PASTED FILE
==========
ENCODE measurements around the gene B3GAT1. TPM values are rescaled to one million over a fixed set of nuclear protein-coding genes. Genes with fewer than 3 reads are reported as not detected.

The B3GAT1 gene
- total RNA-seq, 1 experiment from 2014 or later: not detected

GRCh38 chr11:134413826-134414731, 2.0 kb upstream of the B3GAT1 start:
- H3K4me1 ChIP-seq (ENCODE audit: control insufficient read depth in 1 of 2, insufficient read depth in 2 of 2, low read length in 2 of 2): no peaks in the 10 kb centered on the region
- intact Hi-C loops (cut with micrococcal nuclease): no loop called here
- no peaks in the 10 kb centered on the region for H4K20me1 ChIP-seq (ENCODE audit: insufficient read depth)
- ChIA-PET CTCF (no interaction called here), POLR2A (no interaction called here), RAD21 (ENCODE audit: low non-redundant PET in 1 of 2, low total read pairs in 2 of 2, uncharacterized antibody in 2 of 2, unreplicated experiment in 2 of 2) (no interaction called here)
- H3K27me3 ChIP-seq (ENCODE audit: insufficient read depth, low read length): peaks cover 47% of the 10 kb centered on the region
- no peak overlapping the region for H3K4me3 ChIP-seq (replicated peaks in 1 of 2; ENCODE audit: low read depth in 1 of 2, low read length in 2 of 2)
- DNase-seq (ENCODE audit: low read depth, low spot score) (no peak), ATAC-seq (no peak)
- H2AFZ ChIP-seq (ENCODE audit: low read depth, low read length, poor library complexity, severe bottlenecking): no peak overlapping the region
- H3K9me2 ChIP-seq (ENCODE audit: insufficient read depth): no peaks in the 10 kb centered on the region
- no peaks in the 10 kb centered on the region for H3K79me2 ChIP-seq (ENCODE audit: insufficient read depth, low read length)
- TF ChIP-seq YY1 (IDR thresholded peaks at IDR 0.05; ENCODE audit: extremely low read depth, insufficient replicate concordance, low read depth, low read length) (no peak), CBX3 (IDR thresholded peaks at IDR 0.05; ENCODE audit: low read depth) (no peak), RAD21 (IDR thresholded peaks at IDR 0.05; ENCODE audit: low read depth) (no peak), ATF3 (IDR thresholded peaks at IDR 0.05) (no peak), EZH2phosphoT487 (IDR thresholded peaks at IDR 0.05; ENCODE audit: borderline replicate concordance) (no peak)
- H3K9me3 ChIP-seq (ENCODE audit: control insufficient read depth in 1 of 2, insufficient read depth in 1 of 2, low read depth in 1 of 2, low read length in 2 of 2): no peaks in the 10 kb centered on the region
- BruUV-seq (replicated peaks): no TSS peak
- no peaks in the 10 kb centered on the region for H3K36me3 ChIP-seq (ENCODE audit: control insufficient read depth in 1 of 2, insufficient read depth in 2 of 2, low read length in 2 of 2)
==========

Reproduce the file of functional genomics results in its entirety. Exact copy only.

ENCODE measurements around the gene B3GAT1. TPM values are rescaled to one million over a fixed set of nuclear protein-coding genes. Genes with fewer than 3 reads are reported as not detected.

The B3GAT1 gene
- total RNA-seq, 1 experiment from 2014 or later: not detected

GRCh38 chr11:134413826-134414731, 2.0 kb upstream of the B3GAT1 start:
- H3K4me1 ChIP-seq (ENCODE audit: control insufficient read depth in 1 of 2, insufficient read depth in 2 of 2, low read length in 2 of 2): no peaks in the 10 kb centered on the region
- intact Hi-C loops (cut with micrococcal nuclease): no loop called here
- no peaks in the 10 kb centered on the region for H4K20me1 ChIP-seq (ENCODE audit: insufficient read depth)
- ChIA-PET CTCF (no interaction called here), POLR2A (no interaction called here), RAD21 (ENCODE audit: low non-redundant PET in 1 of 2, low total read pairs in 2 of 2, uncharacterized antibody in 2 of 2, unreplicated experiment in 2 of 2) (no interaction called here)
- H3K27me3 ChIP-seq (ENCODE audit: insufficient read depth, low read length): peaks cover 47% of the 10 kb centered on the region
- no peak overlapping the region for H3K4me3 ChIP-seq (replicated peaks in 1 of 2; ENCODE audit: low read depth in 1 of 2, low read length in 2 of 2)
- DNase-seq (ENCODE audit: low read depth, low spot score) (no peak), ATAC-seq (no peak)
- H2AFZ ChIP-seq (ENCODE audit: low read depth, low read length, poor library complexity, severe bottlenecking): no peak overlapping the region
- H3K9me2 ChIP-seq (ENCODE audit: insufficient read depth): no peaks in the 10 kb centered on the region
- no peaks in the 10 kb centered on the region for H3K79me2 ChIP-seq (ENCODE audit: insufficient read depth, low read length)
- TF ChIP-seq YY1 (IDR thresholded peaks at IDR 0.05; ENCODE audit: extremely low read depth, insufficient replicate concordance, low read depth, low read length) (no peak), CBX3 (IDR thresholded peaks at IDR 0.05; ENCODE audit: low read depth) (no peak), RAD21 (IDR thresholded peaks at IDR 0.05; ENCODE audit: low read depth) (no peak), ATF3 (IDR thresholded peaks at IDR 0.05) (no peak), EZH2phosphoT487 (IDR thresholded peaks at IDR 0.05; ENCODE audit: borderline replicate concordance) (no peak)
- H3K9me3 ChIP-seq (ENCODE audit: control insufficient read depth in 1 of 2, insufficient read depth in 1 of 2, low read depth in 1 of 2, low read length in 2 of 2): no peaks in the 10 kb centered on the region
- BruUV-seq (replicated peaks): no TSS peak
- no peaks in the 10 kb centered on the region for H3K36me3 ChIP-seq (ENCODE audit: control insufficient read depth in 1 of 2, insufficient read depth in 2 of 2, low read length in 2 of 2)